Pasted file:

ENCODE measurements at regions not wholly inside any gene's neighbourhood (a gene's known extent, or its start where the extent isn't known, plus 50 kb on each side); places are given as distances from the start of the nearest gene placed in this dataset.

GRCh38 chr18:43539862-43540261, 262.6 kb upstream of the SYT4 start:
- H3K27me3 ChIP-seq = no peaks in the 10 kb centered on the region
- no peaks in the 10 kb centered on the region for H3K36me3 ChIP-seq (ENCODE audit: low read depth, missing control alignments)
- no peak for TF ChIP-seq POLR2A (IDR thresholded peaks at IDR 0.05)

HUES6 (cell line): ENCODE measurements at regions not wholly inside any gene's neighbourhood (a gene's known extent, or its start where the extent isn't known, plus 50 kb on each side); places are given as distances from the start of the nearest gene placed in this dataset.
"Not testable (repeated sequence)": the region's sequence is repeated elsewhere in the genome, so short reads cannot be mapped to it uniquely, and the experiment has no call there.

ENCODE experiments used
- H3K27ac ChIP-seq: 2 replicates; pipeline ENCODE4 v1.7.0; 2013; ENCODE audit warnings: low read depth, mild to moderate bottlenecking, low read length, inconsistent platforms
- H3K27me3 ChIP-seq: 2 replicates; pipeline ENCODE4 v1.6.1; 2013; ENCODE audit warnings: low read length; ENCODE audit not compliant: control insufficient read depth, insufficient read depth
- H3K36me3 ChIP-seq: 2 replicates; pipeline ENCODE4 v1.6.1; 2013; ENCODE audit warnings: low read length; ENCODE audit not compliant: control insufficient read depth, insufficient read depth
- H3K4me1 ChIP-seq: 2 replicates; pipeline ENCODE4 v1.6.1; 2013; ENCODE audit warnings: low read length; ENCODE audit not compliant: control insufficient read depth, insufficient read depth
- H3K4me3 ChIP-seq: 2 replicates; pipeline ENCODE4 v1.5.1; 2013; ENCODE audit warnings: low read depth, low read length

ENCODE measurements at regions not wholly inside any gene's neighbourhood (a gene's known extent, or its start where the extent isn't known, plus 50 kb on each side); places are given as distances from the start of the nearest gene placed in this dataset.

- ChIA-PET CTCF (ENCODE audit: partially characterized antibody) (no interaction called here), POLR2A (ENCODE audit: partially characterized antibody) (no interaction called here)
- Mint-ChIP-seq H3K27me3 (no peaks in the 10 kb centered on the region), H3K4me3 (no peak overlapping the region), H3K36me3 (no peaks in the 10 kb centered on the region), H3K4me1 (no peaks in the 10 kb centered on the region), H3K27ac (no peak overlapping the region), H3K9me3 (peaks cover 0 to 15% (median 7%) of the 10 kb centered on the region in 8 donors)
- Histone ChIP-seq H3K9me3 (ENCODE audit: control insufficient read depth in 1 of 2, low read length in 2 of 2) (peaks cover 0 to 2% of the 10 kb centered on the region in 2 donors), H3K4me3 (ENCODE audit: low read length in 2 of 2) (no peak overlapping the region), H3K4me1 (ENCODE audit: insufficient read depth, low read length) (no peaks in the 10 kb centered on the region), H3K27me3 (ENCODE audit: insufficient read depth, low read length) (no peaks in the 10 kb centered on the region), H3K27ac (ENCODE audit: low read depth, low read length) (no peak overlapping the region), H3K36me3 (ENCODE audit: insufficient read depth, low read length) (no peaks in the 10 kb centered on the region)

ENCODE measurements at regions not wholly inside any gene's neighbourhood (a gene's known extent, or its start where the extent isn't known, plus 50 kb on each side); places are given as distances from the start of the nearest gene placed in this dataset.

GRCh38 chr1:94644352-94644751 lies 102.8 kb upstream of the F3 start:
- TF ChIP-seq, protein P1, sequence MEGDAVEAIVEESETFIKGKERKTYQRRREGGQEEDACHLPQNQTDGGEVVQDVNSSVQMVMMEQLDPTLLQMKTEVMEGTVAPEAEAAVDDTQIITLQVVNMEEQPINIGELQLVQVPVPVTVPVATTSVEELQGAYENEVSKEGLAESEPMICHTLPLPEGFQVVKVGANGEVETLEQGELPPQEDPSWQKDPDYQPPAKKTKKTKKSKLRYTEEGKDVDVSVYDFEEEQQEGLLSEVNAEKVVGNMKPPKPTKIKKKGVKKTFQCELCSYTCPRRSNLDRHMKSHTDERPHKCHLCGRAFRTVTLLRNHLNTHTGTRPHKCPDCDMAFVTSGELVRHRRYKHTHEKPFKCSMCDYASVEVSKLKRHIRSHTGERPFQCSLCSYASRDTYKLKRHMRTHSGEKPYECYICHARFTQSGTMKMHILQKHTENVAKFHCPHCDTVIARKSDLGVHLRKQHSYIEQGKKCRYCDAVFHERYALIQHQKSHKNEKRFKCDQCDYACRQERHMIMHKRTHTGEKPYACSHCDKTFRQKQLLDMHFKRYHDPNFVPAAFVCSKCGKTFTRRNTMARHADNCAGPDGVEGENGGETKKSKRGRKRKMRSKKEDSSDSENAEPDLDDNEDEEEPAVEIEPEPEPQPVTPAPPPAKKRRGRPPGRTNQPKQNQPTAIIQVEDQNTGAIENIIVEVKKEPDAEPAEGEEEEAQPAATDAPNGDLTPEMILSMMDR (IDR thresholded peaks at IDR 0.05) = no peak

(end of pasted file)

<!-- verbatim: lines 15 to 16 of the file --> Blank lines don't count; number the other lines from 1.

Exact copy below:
- ChIA-PET CTCF (ENCODE audit: partially characterized antibody) (no interaction called here), POLR2A (ENCODE audit: partially characterized antibody) (no interaction called here)
- Mint-ChIP-seq H3K27me3 (no peaks in the 10 kb centered on the region), H3K4me3 (no peak overlapping the region), H3K36me3 (no peaks in the 10 kb centered on the region), H3K4me1 (no peaks in the 10 kb centered on the region), H3K27ac (no peak overlapping the region), H3K9me3 (peaks cover 0 to 15% (median 7%) of the 10 kb centered on the region in 8 donors)